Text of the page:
Debating the Authority of Pseudo-Augustine’s „De spiritu et animaˮ Cover Image

Debating the Authority of Pseudo-Augustine’s „De spiritu et animaˮ
Debating the Authority of Pseudo-Augustine’s „De spiritu et animaˮ

Author(s): Constant Mews
Subject(s): Philosophy of Middle Ages
Published by: Instytut Tomistyczny
Keywords: Isaac of Stella; Alcher of Clairvaux; Pseudo-Augustine; medieval theories of the soul; Cistercian anthropology

Summary/Abstract: This paper introduces the De spiritu et anima, widely copied in the medieval period as a work of Augustine, but whose authority and authorship was much contested in the 13th century, in particular by Albert the Great and Thomas Aquinas. The text draws on and paraphrases ideas about the soul from a wide range of texts, none thematically more important than the De anima of Isaac of Stella, who addressed his treatise to Alcher, a monk of Clairvaux, reportedly of some eminence in medicine. The suggestion made in the late 17th century within the Maurist edition of the works of Augustine (and re-affirmed by McGinn) that DSA is a derivative compilation, is very different from an alternative perspective that has been raised, that it is by Isaac of Stella himself. This paper argues that while it draws heavily on Isaac’s De anima, it modifies Isaac’s perspectives in the light of both a more Augustinian approach and an interest in the physical body and that the hypothesis of Alcher’s authorship should not be dismissed out of hand. DSA formulates an anthropological perspective about the soul that would rival that of Aristotle and find strong support in the Franciscan Order.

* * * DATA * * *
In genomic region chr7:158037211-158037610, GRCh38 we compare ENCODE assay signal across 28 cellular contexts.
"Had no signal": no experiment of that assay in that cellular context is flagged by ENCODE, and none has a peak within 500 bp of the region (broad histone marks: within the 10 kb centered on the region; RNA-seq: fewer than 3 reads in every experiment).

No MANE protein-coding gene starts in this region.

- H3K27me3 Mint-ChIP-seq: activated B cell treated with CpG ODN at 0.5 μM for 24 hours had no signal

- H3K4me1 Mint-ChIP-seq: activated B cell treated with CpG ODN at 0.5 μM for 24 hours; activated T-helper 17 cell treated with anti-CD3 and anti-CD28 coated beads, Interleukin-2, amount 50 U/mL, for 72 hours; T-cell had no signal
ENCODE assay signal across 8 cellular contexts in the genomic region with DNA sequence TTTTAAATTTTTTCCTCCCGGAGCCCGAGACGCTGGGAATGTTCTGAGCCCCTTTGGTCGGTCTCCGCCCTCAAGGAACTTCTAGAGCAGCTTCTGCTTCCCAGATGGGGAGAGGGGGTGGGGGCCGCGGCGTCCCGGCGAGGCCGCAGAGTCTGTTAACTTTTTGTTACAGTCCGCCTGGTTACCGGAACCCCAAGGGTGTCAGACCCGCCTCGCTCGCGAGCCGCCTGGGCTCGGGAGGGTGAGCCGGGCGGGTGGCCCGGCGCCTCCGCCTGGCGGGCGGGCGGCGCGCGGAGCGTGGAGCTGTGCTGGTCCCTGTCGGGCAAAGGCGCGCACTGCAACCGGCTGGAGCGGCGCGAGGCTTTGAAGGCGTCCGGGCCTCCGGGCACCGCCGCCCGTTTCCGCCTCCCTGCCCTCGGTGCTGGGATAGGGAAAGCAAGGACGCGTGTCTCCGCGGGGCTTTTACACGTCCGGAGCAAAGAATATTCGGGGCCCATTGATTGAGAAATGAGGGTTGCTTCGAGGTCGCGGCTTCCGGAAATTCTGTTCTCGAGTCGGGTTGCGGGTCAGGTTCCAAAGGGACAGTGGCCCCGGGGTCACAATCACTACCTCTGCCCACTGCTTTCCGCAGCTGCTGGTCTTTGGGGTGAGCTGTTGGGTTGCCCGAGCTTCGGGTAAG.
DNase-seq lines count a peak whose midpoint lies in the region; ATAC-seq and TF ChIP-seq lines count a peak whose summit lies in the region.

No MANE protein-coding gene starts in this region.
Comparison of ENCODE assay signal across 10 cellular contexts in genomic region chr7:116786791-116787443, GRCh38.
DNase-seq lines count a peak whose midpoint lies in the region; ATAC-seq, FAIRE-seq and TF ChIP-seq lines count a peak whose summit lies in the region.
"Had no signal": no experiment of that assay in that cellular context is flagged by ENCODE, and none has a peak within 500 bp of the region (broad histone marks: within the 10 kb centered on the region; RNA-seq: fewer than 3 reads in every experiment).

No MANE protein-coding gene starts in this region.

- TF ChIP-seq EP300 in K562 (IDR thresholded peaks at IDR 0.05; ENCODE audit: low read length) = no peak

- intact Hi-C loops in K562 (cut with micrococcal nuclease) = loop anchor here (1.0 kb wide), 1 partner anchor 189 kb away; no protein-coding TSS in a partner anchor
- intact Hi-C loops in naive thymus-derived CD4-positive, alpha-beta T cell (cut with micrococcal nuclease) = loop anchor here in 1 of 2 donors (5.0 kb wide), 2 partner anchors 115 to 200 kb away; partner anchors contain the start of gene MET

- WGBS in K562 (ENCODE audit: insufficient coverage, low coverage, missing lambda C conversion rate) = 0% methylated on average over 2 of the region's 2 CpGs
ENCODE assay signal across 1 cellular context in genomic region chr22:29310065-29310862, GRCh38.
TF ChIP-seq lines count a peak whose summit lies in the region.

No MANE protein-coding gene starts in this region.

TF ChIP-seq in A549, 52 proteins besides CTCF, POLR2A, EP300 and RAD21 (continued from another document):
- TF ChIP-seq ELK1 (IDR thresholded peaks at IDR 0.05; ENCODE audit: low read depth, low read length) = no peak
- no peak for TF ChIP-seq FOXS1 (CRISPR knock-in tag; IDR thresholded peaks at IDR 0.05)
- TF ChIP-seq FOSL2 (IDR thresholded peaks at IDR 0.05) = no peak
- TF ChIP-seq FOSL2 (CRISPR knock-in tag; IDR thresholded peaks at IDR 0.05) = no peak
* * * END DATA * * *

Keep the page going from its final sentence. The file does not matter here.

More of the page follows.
• Issue Year: 2018
  • Issue No: XXIV
  • Page Range: 321-348
  • Page Count: 28
  • Language: English
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